Andy Donaldson, Perth City's ultra-marathon swimmer, has made history by breaking the World Record for the fastest crossing of the Cook Strait, a treacherous stretch of water that separates New Zealand's South and North Islands. On March 7, Donaldson completed the swim in an impressive time of four hours and 33 minutes, beating the previous record by four minutes.
Donaldson's coaches, Eoin Carroll from Perth City Swimming Club and Ryan Evernden from Formidable Strength and Conditioning, have been credited as part of the team who helped him achieve this impressive accomplishment. Swimming WA had previously interviewed Donaldson and his teammate Fiona Cullinane (Perth City, c: by Eoin Carroll) at the end of last year after they both completed the English Channel and the North Channel.
Donaldson's impressive record in open water swimming includes a new British Record for the English Channel, which he achieved by finishing in eight hours and being the first Scottish male soloist to complete the North Channel in nine hours and 13 minutes. Reflecting on his North Channel achievement, Donaldson said, "Having a successful crossing in the swim that they considered to be the toughest of the Ocean Seven swims, that was quite a special feeling, especially because it's swimming home to Scotland for me."
Donaldson's journey to becoming an ultra-marathon swimmer has been remarkable. He won the Rottnest Channel Swim in 2021, only ten months after starting his training upon his return to Perth. "The Rottnest Channel swim was a big career win for myself, especially being away from the sport for a number of years and only really coming back into it during COVID. Having such a short preparation time in the lead-up to that swim, only about half a year, that was a real big journey for me getting back into swimming and for it to be part of my life again. I was really quite humble by that whole journey," he said.
Fiona Cullinane, Donaldson's teammate, is also an accomplished open water swimmer, having broken the Guinness World Record for being the youngest female to complete the English Channel and the North Channel. Cullinane attempted the Strait of Gibraltar in October last year, but the journey was hindered by a fog bank that stayed over Morocco's shores. Nevertheless, she remains determined to return, saying, "That'll be something that I'll go back to conquer later."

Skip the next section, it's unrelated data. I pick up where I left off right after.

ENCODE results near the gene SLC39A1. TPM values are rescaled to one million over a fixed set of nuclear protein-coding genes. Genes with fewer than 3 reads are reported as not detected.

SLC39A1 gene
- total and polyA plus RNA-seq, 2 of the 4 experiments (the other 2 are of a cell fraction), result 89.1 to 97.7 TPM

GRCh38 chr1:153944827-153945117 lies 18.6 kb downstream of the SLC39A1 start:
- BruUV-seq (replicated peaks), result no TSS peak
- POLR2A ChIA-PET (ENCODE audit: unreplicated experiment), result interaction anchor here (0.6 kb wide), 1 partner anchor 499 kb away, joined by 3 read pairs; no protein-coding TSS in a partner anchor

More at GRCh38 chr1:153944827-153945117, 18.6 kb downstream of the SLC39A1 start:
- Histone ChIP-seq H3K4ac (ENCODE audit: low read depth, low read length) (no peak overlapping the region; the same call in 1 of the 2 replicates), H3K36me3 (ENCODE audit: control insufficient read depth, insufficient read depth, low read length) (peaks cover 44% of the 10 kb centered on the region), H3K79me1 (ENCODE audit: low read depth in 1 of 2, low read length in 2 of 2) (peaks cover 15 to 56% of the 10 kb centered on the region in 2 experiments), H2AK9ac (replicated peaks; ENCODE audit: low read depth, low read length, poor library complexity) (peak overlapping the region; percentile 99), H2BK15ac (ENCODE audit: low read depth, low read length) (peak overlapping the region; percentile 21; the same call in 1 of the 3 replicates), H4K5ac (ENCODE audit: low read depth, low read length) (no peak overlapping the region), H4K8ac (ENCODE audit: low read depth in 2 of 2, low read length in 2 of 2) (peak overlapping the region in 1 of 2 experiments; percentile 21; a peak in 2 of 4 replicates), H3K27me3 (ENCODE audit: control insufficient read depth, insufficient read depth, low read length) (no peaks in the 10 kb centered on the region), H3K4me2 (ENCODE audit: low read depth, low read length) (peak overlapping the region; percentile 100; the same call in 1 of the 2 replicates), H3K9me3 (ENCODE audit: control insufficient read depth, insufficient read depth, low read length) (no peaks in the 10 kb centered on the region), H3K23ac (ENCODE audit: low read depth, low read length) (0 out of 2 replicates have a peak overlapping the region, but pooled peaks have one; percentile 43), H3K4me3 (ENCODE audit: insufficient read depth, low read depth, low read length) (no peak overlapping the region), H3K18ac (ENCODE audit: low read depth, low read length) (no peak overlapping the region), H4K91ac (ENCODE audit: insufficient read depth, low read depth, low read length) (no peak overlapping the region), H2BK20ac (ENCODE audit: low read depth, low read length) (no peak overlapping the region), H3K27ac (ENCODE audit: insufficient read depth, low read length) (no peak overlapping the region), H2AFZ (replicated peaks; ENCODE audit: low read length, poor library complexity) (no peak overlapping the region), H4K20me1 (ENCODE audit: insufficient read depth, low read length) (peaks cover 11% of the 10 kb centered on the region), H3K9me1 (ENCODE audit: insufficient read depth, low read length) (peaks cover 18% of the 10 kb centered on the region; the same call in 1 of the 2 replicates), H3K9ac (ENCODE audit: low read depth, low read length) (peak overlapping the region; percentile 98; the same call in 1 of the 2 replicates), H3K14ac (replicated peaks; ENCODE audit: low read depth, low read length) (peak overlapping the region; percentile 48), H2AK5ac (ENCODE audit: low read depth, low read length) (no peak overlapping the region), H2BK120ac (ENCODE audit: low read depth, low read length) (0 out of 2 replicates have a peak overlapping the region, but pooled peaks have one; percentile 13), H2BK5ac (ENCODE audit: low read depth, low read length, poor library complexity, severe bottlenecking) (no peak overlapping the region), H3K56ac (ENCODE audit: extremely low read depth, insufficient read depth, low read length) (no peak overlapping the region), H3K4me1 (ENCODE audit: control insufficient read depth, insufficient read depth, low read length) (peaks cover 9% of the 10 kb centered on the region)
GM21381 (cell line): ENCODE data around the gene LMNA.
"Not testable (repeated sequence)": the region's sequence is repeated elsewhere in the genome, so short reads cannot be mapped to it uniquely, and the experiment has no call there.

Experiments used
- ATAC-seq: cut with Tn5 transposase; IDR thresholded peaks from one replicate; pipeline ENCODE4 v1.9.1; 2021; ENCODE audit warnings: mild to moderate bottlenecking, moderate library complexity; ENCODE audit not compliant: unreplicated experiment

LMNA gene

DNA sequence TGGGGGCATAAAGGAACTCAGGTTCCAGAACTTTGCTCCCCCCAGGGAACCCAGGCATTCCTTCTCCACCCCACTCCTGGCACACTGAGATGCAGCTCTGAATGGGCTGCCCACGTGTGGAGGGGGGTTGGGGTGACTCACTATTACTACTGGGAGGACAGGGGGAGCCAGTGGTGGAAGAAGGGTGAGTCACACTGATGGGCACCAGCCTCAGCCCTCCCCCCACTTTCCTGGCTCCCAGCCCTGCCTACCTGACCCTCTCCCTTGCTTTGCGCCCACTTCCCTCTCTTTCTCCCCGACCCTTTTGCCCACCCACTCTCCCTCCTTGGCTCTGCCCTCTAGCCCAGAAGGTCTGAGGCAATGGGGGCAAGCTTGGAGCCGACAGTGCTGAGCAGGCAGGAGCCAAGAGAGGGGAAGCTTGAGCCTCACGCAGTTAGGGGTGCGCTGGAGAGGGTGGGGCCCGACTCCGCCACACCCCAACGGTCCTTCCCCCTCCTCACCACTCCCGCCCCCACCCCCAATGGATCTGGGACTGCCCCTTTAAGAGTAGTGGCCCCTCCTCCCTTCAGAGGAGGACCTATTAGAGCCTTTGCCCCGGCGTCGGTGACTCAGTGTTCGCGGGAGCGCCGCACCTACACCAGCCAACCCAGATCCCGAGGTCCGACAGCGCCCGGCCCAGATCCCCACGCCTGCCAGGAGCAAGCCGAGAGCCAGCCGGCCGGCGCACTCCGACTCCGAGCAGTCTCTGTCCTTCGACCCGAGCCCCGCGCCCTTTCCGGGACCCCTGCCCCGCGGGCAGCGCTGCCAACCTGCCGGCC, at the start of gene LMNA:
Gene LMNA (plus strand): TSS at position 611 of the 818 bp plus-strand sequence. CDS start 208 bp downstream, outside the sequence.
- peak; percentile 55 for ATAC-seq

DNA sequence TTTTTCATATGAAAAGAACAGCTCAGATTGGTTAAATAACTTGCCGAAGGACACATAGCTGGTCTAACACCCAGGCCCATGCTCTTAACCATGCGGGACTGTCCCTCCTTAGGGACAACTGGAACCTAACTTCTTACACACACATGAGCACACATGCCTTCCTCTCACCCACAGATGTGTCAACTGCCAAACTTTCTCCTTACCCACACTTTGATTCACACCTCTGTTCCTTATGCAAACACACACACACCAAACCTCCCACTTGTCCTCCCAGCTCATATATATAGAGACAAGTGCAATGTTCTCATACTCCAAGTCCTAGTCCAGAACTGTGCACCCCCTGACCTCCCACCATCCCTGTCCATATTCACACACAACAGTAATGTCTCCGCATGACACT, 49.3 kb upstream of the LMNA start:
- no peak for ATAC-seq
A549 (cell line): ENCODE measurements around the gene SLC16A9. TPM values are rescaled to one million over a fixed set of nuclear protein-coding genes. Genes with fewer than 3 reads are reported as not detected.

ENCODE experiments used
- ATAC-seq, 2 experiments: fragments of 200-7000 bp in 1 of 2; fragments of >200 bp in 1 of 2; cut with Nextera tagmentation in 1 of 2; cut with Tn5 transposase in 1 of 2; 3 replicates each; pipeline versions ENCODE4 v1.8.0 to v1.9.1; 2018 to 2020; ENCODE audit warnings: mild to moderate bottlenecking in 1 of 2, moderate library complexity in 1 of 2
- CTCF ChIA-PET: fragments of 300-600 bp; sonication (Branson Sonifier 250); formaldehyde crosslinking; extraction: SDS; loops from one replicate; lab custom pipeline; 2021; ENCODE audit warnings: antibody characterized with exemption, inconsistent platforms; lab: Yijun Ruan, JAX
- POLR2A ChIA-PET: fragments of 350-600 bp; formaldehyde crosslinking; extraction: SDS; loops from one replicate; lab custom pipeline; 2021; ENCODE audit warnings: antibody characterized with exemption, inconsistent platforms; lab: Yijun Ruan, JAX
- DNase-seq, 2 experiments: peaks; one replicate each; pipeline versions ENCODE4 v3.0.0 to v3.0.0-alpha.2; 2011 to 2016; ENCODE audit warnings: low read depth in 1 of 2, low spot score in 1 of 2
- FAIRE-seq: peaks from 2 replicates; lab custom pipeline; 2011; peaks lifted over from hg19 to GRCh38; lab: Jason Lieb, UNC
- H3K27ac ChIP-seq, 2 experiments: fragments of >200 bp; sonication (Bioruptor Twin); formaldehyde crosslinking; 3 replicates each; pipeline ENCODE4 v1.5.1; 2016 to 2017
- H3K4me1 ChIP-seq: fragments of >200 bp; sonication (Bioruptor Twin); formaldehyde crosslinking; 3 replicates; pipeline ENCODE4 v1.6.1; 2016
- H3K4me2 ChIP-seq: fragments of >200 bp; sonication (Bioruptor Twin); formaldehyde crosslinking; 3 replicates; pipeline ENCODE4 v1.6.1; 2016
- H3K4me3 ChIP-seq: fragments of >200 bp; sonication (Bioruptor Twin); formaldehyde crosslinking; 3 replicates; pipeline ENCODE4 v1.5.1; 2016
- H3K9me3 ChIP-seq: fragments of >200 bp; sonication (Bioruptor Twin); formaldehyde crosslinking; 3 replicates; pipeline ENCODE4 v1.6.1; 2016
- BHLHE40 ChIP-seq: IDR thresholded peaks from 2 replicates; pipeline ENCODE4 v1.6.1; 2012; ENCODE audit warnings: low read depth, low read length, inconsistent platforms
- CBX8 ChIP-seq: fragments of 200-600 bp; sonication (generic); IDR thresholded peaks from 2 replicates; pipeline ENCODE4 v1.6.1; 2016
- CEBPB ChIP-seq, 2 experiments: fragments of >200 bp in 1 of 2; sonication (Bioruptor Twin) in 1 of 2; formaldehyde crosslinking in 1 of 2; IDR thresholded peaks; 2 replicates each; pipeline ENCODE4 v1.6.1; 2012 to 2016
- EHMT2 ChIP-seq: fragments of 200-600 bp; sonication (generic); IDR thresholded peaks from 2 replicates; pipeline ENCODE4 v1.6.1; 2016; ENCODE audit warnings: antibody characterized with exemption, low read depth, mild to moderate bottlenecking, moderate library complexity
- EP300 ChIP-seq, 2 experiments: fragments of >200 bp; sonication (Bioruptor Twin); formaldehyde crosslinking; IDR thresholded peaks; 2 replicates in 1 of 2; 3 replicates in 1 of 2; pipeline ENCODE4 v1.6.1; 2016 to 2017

Donaldson and Cullinane plan to complete all seven of the world's toughest open water swims, which include the North Channel, the Cook Strait, the Moloka'i Channel, the English Channel, the Catalina Channel, the Tsugaru Strait, and the Strait of Gibraltar. They are not only pursuing their passion for open water swimming but are also doing it to raise funds for mental health, a cause that is close to their hearts. Their efforts demonstrate the power of sport to make a positive impact on society beyond the realm of competition.
Donaldson's success in crossing the Cook Strait is a testament to his dedication and hard work, and we can expect more record-breaking achievements from him and his team in the future.
To watch our interview with Andy Donaldson and Fiona Cullinane, click here.
To help support Andy Donaldson's journey to take on the Oceans Seven Swim Challenge for Mental Health, click here.
To help support Fiona Cullinane's journey to take on the Oceans Seven Swim Challenge for Mental Health, click here.